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September 13, 2019 (LifeSiteNews) – As the Catholic bishops of Germany prepare to undertake a “binding synodal path” questioning the Church’s teachings on priestly celibacy, the role of women, and sexual morality, Cardinal Marc Ouellet of the Vatican’s Congregation for Bishops warned them their plans were “not ecclesiologically valid.”
This comes on the heels of the archbishop of Cologne, Cardinal Rainer Woelki, saying that the Catholic Church in his country risks entering into “schism” and becoming the “German national church.”
“Everywhere I was confronted with concern about the current developments in Germany,” Woelki said of his recent trip to the United States. “In many encounters, the concern was palpable that the ‘synodal path’ leads us onto a German separate path [‘Sonderweg’], that we, at worst, even put at risk the communion with the Universal Church and become a German national church.”
“Nobody can want this,” he said, “and so we should take seriously this warning.”
Ouellet’s letter, obtained by Catholic News Agency (CNA), told the German bishops their synod has no authority to change Catholic doctrine. It was accompanied by a “four-page legal assessment of the German bishops’ draft statues,” CNA reported, which was “signed by the head of the Vatican’s Pontifical Council for Legislative Texts” and “says that the German bishops’ plans violate canonical norms and do, in fact, set out to alter universal norms and doctrines of the Church.”
According to CNA, it “cited the bishops’ proposed partnership with the Central Committee of German Catholics,” a group that supports women’s “ordination” and dissents from Church teaching on sexuality.
Matthias Kopp, a spokesman for the German bishops' conference, downplayed the Vatican letter and accompanying document in comments to the U.S. bishops’ Catholic News Service (CNS) today. He said the Vatican’s legal assessment was based on an earlier draft of the German synod’s statute and that Ouellet and Cardinal Reinhard Marx are meeting next week in Rome “to clear up any misunderstandings.”
“How can a particular church deliberate in a binding way if the themes dealt with touch the entire church?” the Pontifical Council for Legislative Texts wrote. The “binding synodal path” is also supposed to address Church power structures, and the way its statutes are written “seemed to imply that the bishops’ conference and the lay Central Committee of German Catholics ‘are equal’ and would send an equal number of participants, would share the duties of presiding over the assemblies[,] and would have an equal vote,” something the Vatican objected to as well, CNS reported. The Pontifical Council for Legislative Texts apparently also reminded the German bishops that the Church is not a democracy.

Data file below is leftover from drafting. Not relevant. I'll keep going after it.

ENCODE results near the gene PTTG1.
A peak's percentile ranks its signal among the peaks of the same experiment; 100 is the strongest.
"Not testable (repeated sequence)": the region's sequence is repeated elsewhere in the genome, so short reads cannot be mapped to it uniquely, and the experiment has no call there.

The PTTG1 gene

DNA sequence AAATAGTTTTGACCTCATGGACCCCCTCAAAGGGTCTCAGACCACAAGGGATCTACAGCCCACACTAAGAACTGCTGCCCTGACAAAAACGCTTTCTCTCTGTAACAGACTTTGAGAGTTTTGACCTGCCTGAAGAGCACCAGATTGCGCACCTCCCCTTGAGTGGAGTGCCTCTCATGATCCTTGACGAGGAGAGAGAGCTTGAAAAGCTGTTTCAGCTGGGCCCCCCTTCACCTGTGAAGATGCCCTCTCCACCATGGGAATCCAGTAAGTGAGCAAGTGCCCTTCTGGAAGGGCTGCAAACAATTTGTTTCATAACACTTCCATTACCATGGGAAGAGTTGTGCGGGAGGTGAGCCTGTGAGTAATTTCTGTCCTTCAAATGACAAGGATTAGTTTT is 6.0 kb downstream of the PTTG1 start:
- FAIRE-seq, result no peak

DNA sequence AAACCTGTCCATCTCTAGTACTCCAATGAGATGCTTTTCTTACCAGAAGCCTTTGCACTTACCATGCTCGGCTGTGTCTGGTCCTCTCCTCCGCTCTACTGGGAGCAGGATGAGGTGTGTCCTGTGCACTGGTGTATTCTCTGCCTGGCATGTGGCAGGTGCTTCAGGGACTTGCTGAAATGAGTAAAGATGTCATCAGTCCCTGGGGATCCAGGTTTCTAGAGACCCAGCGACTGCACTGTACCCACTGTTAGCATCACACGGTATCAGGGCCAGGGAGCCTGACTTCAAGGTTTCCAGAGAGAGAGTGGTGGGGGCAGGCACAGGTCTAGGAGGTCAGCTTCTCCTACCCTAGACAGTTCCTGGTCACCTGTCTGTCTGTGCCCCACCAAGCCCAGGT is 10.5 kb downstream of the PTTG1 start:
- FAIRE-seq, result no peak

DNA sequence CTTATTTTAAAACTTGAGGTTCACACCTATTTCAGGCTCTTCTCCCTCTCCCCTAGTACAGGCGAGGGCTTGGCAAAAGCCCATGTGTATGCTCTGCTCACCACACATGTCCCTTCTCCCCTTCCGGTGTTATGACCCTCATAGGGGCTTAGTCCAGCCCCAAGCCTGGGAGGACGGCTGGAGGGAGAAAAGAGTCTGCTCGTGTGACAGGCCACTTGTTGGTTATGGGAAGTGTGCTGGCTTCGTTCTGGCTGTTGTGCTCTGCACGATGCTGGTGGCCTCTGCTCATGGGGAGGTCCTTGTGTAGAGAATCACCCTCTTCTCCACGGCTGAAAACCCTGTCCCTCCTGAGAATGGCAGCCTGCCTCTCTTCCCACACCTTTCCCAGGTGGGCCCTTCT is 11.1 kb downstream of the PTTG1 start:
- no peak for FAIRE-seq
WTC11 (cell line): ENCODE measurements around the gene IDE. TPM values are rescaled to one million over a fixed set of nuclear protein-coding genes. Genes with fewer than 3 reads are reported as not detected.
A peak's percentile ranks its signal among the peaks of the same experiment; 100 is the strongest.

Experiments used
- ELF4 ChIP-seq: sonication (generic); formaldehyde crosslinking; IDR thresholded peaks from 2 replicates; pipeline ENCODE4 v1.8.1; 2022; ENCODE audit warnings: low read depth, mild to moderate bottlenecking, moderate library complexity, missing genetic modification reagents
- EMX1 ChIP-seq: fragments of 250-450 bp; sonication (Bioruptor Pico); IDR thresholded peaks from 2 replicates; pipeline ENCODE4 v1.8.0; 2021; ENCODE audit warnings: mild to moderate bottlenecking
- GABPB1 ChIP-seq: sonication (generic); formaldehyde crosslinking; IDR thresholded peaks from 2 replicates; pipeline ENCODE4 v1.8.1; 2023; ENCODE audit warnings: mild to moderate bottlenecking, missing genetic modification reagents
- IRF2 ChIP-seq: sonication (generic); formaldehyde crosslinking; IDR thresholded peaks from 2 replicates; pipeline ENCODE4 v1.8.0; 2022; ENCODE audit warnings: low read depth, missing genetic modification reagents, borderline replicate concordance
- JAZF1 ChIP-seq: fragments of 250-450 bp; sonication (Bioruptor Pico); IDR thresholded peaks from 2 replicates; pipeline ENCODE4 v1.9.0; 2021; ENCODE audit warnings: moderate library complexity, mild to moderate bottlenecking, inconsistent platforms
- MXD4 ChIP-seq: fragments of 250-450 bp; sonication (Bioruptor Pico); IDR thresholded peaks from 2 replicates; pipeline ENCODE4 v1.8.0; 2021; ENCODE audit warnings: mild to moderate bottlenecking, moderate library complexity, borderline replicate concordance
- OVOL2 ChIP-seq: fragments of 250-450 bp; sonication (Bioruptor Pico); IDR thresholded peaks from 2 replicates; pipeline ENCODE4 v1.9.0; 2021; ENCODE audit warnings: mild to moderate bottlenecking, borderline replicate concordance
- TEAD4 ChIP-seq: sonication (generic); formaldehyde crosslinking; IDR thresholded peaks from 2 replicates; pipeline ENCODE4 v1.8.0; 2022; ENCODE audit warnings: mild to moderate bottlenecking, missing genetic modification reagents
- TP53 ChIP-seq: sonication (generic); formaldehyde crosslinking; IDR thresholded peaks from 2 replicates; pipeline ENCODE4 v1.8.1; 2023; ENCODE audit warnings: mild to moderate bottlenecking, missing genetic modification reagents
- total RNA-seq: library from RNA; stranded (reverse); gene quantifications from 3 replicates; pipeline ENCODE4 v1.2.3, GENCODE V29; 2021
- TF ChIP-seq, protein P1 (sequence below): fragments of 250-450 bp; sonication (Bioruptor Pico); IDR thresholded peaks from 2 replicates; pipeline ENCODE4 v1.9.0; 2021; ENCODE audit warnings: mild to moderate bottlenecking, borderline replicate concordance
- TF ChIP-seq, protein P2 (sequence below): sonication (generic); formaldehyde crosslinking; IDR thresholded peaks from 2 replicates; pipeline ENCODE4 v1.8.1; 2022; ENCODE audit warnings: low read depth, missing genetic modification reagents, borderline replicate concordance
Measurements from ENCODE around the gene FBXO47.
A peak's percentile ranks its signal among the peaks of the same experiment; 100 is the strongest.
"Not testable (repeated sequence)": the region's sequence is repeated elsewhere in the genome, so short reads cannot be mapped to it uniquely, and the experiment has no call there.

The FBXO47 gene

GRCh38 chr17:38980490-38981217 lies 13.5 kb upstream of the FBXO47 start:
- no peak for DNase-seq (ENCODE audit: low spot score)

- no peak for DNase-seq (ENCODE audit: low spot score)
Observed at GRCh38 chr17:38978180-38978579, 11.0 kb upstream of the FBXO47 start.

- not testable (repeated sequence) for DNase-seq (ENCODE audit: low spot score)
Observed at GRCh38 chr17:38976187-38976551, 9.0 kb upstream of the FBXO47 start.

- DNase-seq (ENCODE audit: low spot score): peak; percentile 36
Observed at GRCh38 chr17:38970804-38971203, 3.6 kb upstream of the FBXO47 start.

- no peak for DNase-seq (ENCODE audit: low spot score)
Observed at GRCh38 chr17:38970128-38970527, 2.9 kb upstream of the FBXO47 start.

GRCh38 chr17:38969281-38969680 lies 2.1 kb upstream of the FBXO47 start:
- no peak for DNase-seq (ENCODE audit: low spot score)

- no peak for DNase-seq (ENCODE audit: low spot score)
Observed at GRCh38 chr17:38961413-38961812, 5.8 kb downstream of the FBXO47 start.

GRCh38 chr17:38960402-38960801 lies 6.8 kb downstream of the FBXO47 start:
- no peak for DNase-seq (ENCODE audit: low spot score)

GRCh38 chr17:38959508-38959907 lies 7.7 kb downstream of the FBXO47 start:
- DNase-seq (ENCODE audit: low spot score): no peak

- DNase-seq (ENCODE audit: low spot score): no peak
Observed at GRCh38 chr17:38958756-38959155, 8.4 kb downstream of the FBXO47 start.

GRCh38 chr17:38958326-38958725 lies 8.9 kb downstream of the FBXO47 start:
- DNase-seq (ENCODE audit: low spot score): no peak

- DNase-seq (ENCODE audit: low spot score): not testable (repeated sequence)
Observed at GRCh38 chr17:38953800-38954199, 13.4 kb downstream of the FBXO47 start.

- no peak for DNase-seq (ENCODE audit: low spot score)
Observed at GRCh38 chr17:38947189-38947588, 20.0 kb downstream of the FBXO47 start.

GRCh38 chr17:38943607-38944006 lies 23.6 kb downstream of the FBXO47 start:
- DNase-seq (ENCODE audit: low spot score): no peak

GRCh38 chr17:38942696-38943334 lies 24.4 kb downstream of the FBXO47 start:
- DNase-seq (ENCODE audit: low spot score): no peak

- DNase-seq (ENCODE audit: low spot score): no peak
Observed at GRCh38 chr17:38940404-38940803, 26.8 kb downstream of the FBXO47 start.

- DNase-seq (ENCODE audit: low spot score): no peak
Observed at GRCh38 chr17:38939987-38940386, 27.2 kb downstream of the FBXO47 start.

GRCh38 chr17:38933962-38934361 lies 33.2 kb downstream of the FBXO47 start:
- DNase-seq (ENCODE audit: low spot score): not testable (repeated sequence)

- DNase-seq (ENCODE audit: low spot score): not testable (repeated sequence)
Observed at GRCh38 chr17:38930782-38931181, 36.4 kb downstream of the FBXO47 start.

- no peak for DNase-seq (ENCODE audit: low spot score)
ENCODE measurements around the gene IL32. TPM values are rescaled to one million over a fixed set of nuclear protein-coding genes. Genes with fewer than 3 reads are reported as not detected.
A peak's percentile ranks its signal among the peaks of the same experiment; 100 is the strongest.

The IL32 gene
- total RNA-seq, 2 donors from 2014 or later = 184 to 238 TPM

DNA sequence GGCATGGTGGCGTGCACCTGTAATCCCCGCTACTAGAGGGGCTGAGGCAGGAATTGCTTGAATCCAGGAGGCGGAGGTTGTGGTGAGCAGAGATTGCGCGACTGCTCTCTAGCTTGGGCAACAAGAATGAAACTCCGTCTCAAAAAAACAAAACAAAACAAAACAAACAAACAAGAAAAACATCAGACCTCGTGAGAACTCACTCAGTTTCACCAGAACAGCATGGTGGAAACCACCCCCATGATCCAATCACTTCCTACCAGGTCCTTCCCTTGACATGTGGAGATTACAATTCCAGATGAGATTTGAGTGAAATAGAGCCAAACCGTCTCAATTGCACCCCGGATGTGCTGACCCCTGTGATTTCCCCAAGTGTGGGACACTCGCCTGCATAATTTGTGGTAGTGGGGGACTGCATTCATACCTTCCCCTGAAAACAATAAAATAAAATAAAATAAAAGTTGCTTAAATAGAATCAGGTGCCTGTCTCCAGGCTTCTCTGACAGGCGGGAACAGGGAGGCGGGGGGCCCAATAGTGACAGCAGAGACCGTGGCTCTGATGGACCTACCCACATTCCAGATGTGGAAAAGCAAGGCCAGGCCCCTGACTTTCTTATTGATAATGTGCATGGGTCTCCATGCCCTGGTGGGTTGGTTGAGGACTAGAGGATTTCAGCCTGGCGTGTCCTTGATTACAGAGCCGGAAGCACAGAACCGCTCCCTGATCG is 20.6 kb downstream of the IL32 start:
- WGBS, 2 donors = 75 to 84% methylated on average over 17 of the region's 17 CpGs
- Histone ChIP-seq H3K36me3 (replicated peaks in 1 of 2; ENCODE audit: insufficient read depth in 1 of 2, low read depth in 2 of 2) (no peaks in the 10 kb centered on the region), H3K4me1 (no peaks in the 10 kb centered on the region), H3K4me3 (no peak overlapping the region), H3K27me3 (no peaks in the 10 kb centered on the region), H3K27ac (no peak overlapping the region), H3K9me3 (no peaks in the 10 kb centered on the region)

The German bishops are notoriously liberal and for years have advocated for allowing sacrilege via Communion for those in adulterous relationships, something they celebrated as having been officially adopted by Pope Francis in Amoris Laetitia. They have also permitted Protestants to receive Holy Communion under some circumstances, which also goes against the Church’s perennial teaching. Two German bishops recently endorsed a book calling for the Church to bless same-sex relationships, despite the fact that the Church teaches such relationships are intrinsically disordered and “under no circumstances can they be approved” (CCC 2357).
The German bishops are heavily involved in financing preparations for the upcoming Amazon Synod in October, during which some of the same topics from their country’s synod will be considered for the whole Church.
There are some faithful German prelates who have cautioned against the “binding synodal path” and/or the Amazon Synod’s working document, such as Cardinal Walter Brandmüller, one of the two remaining dubia signers; Cardinal Gerhard Müller, former Prefect for the Congregation of the Doctrine of the Faith; and Bishop Rudolf Voderholzer of Regensburg.